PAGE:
DES MOINES, Iowa (NewsNation/WHO) — Iowa Gov. Kim Reynolds has requested an expedited Presidential Major Disaster Declaration to provide $3.99 billion in federal aid to help the state recover from last week’s derecho.
In the 36 counties hit hardest by the storm, 3.57 million acres of corn and 2.5 million acres of soybeans were impacted. Most of the federal aid would be allocated to help recover these losses, which are estimated to be $3.77 billion.
The rest of the federal aid would go to public assistance, private utilities and homes with major damage. Public assistance funding would receive more than $45 million to pay for things like debris removal and damage to utilities and buildings. About $100 million in funding would be given to private utilities. More than $82 million would provided to homes that suffered major damage.
The requested funding from FEMA’s Individual Assistance Program is for 27 counties. These counties include: Audubon, Benton, Boone, Cass, Cedar, Clarke, Clinton, Dallas, Greene, Grundy, Guthrie, Hardin, Iowa, Jackson, Jasper, Johnson, Jones, Linn, Madison, Marshall, Muscatine, Polk, Poweshiek, Scott, Story, Tama, and Washington counties.
Individual Assistance Program funding provides disaster-impacted homeowners and businesses assistance with housing, personal property replacement, medical expenses and legal services.
The governor also requested funding from FEMA’s Public Assistance Program for the repair or replacement of public infrastructure and debris removal, for sixteen counties. These counties include: Benton, Boone, Cedar, Clinton, Dallas, Jasper, Johnson, Jones, Linn, Marshall, Muscatine, Polk, Poweshiek, Scott, Story and Tama counties.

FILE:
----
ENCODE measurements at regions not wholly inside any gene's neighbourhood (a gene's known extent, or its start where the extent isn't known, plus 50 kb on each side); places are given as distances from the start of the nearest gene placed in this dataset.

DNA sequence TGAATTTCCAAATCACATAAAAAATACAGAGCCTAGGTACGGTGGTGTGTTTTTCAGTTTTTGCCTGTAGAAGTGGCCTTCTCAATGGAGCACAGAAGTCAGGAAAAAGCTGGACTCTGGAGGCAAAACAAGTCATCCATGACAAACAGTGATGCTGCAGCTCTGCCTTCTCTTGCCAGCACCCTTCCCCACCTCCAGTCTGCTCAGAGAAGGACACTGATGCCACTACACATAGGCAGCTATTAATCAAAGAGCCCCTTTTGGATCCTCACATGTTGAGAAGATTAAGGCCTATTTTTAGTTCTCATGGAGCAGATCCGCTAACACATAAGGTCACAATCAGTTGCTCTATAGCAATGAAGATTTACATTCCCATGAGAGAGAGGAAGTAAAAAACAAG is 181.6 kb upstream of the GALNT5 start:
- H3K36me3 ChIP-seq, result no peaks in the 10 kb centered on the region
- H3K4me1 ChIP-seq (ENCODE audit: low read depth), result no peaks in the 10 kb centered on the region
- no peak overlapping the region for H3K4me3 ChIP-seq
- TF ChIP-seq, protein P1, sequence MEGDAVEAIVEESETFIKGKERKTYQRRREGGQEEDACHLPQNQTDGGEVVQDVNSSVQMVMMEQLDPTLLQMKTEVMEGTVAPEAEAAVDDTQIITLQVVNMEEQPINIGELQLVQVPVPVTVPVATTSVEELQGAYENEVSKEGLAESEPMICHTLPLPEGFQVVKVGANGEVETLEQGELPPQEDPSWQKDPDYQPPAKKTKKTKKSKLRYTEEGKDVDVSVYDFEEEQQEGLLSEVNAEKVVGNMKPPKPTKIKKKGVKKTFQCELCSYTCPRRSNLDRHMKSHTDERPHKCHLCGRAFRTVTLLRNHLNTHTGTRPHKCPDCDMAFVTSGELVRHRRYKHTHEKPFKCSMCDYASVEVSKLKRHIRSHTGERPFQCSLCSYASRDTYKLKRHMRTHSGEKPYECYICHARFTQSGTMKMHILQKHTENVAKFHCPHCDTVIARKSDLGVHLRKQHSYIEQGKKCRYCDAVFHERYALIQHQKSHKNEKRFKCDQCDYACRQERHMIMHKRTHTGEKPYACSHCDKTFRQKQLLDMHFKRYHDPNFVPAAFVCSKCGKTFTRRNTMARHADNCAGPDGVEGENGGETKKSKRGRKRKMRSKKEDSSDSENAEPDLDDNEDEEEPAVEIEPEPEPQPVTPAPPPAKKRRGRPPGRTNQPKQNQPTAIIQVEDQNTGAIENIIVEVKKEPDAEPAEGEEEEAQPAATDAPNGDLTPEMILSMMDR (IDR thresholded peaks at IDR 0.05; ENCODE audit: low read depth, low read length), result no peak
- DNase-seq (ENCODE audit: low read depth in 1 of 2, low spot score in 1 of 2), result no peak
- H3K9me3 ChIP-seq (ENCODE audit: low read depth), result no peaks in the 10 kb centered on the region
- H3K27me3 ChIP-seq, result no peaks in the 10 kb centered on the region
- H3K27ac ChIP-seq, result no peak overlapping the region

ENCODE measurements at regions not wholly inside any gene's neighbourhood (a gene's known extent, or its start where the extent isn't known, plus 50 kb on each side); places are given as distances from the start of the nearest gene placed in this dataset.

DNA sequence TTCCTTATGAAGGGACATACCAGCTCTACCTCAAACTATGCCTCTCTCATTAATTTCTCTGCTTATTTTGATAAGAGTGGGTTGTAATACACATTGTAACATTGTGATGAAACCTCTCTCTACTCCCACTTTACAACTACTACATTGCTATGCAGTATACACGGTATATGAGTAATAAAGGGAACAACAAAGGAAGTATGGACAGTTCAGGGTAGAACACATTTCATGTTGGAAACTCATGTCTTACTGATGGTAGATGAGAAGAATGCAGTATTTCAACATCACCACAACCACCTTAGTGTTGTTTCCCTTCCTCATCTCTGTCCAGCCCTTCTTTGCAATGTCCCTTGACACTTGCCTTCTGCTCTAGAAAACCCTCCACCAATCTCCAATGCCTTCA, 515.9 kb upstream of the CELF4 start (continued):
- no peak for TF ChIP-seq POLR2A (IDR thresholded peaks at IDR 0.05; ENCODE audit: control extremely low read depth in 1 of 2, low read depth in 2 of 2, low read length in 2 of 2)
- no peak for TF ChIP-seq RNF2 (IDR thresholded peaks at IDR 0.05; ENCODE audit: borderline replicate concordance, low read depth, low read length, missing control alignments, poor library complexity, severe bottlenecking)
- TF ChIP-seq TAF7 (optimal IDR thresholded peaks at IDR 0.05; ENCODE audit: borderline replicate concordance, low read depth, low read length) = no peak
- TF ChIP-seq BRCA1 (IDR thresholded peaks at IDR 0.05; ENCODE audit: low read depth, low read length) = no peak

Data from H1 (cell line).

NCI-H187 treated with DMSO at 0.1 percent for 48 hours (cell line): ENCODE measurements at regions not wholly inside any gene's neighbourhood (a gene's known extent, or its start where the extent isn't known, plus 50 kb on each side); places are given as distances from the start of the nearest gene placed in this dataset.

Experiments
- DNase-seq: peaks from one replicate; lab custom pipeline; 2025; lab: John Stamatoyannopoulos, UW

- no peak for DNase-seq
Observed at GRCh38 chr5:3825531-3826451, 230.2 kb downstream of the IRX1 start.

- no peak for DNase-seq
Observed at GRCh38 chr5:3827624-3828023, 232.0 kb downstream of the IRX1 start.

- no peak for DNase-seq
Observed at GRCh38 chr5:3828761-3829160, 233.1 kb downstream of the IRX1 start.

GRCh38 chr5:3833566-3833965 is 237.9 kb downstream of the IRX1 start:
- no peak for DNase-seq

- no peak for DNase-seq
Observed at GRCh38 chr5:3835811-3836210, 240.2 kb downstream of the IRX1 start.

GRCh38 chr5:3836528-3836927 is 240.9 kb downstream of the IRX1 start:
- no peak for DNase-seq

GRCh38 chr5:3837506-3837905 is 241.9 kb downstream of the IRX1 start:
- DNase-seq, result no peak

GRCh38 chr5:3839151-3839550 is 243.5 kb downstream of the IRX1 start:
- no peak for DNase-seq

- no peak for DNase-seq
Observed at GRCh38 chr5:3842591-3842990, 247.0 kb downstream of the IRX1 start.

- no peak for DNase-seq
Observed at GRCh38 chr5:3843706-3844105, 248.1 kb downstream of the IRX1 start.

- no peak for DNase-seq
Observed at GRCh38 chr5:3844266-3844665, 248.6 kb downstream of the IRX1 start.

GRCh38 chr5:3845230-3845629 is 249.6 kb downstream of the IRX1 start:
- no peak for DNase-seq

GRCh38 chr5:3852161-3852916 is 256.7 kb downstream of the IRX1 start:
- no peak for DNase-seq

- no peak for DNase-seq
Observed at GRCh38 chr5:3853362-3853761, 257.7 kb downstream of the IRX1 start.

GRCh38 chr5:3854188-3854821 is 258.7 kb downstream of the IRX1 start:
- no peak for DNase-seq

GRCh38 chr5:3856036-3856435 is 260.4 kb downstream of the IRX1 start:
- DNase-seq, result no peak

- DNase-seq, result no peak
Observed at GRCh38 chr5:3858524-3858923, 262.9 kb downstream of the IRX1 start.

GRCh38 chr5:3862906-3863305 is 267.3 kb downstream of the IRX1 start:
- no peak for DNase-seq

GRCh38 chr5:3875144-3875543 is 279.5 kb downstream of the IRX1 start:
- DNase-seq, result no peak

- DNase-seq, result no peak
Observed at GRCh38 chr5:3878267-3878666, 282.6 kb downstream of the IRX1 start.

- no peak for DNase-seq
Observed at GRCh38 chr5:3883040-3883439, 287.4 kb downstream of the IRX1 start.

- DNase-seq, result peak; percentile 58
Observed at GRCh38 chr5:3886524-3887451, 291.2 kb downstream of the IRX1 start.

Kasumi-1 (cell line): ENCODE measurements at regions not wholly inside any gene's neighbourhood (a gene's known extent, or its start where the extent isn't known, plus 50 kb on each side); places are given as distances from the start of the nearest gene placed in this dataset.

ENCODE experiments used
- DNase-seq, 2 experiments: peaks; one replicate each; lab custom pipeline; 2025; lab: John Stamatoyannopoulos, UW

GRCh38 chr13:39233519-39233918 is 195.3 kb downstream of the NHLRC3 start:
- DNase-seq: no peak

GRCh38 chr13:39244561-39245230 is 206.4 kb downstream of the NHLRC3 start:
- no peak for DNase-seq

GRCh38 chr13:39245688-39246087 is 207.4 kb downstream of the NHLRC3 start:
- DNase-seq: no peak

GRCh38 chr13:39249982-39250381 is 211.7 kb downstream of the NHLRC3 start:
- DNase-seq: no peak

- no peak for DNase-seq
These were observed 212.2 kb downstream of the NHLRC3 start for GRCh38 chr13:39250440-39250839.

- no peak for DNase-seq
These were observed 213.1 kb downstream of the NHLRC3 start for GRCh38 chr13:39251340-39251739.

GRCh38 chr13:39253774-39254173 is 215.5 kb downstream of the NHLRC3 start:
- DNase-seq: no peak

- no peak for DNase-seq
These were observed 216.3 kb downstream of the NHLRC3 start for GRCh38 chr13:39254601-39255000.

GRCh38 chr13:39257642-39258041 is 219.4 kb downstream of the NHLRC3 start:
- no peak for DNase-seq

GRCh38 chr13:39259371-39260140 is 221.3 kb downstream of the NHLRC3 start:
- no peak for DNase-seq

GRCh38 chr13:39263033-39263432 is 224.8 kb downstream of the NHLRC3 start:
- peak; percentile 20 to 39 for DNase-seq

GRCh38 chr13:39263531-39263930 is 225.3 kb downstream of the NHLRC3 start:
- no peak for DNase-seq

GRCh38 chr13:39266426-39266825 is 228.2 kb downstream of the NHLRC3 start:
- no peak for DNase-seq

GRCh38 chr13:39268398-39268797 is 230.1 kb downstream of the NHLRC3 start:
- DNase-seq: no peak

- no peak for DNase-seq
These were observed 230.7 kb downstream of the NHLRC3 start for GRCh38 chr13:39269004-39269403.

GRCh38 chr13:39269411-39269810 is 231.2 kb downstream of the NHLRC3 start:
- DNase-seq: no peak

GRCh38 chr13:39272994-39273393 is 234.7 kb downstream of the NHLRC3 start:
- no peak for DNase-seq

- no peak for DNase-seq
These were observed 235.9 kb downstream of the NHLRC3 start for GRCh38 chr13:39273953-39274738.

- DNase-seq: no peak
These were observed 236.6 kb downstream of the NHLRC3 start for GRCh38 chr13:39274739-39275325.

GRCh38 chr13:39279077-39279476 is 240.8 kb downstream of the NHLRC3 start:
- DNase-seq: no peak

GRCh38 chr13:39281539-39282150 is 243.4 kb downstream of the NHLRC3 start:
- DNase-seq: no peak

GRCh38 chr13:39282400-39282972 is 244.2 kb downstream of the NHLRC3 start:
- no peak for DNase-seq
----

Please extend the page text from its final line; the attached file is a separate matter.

The damage estimates included in the governor’s request to the president were created by using photographs, aerial photography and GIS analysis. They estimate 8,273 homes were destroyed or suffered major damage. Additionally, it is estimated that $23.6 million of damage occurred to public infrastructure with an additional $21.6 million in cost associated with removal and disposal of debris from the storm.
Historically, the Iowa Department of Homeland Security and Emergency Management has worked with local officials to gather damage estimates. But many local agencies are still responding to the impacts and have not been able to complete detailed damage estimates. That’s why photographs, aerial photography and GIS analysis were used to generate the estimates.
“With rapid approval, this declaration will provide a significant level of federal resources to support the state and local response,” Reynolds said. “ While it is unconventional for a major disaster declaration request of this magnitude to be assembled and approved within a matter of days, it is essential that our request is expedited and approved as quickly as possible.”
Reynolds said President Donald Trump and Vice President Mike Pence have both pledged the full support of the federal government.